Certain cultural and social structures in western society privilege the thin, or at least what has been deemed a 'normal' body size. In other words, a western cultural body hierarchy creates body privilege - an invisible package of unearned assets that thin or 'normal' sized individuals can take for granted on a daily basis. These 'normal' bodies unwittingly avert various forms of social stigma, while eliciting social benefits (Kwan 2010:147). 

Thin bodies are repeatedly depicted as the norm in western culture

(You can read a post I wrote last year about the normalisation of fat discrimination in the media here)

Linda Bacon, an advocate for the Health at Every Size Movement, a fat-rights activist, and a thin academic, explains thin privilege as:

receiving unjust advantages at the expense of the other… thin privilege is not a binary phenomenon that you either have or not, but expresses itself differently across the weight spectrum… thin privilege exists only, of course, because fat oppression exists (2009:2). 

In a talk Linda Bacon delivered at a Fat Acceptance conference in 2009, she described an experience that she had in one of her lectures where a fat woman confronted her position as a thin person and said "You don't represent me. I don't trust you. You're just another skinny bitch telling me and everyone else what it's like to live in my body. It's not okay that you get to define my experience". Bacon reflected on this, saying "she was absolutely right that she deserves the space to make her experience known, but it's not just about having an audience, it's about gaining the trust of that audience."

What this means, is that when a thin academic speaks out for fat rights, and against thin privilege, most audiences see the thin academic's work as far more credible than the same words articulated by a fat person. People attach more of a sense of legitimacy to their words as they cannot write it off as a way of rationalising their fatness. Linda's experience reminded me of a conversation I had with Cat Pause, a fat activist, academic and blogger. We were talking on the phone one day about how my research was going, and I told her a lot of people misunderstood my research as 'trying to solve the obesity problem'. Cat went on to say:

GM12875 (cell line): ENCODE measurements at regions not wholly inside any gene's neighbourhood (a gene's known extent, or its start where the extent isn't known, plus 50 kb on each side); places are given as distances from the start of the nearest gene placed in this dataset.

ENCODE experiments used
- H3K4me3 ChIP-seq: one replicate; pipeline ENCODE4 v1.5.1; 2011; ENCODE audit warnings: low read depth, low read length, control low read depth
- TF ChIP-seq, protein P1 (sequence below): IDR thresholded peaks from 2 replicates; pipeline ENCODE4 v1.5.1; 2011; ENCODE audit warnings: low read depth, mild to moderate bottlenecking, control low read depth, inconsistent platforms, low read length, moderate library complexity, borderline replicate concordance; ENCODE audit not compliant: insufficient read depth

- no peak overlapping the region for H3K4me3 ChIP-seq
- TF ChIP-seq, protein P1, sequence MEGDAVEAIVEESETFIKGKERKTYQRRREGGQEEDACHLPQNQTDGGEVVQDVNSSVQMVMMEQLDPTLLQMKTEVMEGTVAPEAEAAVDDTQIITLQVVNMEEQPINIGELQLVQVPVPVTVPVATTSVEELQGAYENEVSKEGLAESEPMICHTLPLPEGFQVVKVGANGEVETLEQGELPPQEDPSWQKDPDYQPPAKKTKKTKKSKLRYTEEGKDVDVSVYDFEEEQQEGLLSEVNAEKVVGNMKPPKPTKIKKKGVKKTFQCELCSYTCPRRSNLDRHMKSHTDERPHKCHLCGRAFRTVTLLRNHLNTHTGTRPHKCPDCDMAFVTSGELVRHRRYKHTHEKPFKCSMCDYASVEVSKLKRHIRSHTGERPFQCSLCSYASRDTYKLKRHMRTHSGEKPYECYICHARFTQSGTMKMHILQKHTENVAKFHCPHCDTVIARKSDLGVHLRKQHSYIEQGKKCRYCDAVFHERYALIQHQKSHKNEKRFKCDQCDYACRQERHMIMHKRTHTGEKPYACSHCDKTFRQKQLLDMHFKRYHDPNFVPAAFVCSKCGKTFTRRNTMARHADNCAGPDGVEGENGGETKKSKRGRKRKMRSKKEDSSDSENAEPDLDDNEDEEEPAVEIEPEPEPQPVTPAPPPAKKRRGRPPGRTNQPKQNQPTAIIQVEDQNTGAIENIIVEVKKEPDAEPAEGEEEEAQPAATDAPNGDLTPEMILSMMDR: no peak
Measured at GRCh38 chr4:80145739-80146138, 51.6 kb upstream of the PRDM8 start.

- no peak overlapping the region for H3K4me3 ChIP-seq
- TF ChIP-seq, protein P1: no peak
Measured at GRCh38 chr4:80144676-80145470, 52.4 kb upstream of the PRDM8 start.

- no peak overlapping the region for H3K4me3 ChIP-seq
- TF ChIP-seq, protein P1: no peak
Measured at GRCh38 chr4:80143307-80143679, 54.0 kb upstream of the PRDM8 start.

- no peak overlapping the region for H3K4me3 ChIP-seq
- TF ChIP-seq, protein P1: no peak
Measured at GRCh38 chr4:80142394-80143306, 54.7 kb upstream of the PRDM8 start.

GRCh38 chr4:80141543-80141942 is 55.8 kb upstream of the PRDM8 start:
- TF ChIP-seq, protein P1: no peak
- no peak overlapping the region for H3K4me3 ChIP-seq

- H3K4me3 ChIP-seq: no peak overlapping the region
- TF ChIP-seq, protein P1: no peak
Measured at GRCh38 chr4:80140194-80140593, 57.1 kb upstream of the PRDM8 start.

most scholars in my area know exactly what it is that I do and so I experience a lot of “that’s not real research” or “keep your politics out of your scholarship” because there’s no misunderstanding that possibly I’m trying to solve the ‘problem’. You don’t have to be under the scrutiny of whether or not what you’re doing is for personal gain.

This made me realise that not only is my body privileged, but my opinion may often be privileged over fat bodies as well - what I had to do, was carefully structure my research so that my participants' voices played active roles in my thesis. As a thin person, I would never be able to fully participate in being fat, however, what I did have was the ability to listen and observe carefully, the education to contextualise stories and experiences and the opportunity to tell the stories of those who are at times, silenced. 

Me with Shelley - one of the participants in my thesis. Creating and maintaining a strong, respectful relationship with my participants was one of the most important parts of my research

It was this reflexive acknolwedgement of my position, privilege and my own body that resulted in my decision to use photo-elicitation methods in my research (having participants provide images and discuss them in an interview). I placed emphasis on participants providing their own images to complement their narratives and lived experiences, allowing them to have control over their story, decide how their bodies should be represented, and control over the topics that were discussed. The result was a participatory visual ethnography that allowed my participants to be active co-creators in the outcome of my research and this came out of the reflexive approach that I took in recognising that this was their story to tell, rather than my own. 

Acknowledging my body, my thin privilege, and my position as a researcher was such an important moment in the process of writing my thesis - it guided my theoretical framework, my methodologies, and it allowed me to form a close relationship with all of my participants that was based on mutual respect, co-creation, an understanding of each other and our relationship to the research.

- Tayla